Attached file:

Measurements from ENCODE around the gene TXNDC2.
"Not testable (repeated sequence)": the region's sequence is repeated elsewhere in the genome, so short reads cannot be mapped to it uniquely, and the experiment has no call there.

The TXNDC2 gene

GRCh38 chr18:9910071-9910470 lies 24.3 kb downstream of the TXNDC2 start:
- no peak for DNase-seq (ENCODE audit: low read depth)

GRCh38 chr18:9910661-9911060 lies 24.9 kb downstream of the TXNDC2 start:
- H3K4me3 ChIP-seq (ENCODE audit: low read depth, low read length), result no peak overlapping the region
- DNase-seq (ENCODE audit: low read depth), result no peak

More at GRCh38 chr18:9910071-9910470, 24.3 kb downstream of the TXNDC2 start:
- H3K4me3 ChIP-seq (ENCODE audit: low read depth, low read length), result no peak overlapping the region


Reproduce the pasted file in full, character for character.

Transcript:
Measurements from ENCODE around the gene TXNDC2.
"Not testable (repeated sequence)": the region's sequence is repeated elsewhere in the genome, so short reads cannot be mapped to it uniquely, and the experiment has no call there.

The TXNDC2 gene

GRCh38 chr18:9910071-9910470 lies 24.3 kb downstream of the TXNDC2 start:
- no peak for DNase-seq (ENCODE audit: low read depth)

GRCh38 chr18:9910661-9911060 lies 24.9 kb downstream of the TXNDC2 start:
- H3K4me3 ChIP-seq (ENCODE audit: low read depth, low read length), result no peak overlapping the region
- DNase-seq (ENCODE audit: low read depth), result no peak

More at GRCh38 chr18:9910071-9910470, 24.3 kb downstream of the TXNDC2 start:
- H3K4me3 ChIP-seq (ENCODE audit: low read depth, low read length), result no peak overlapping the region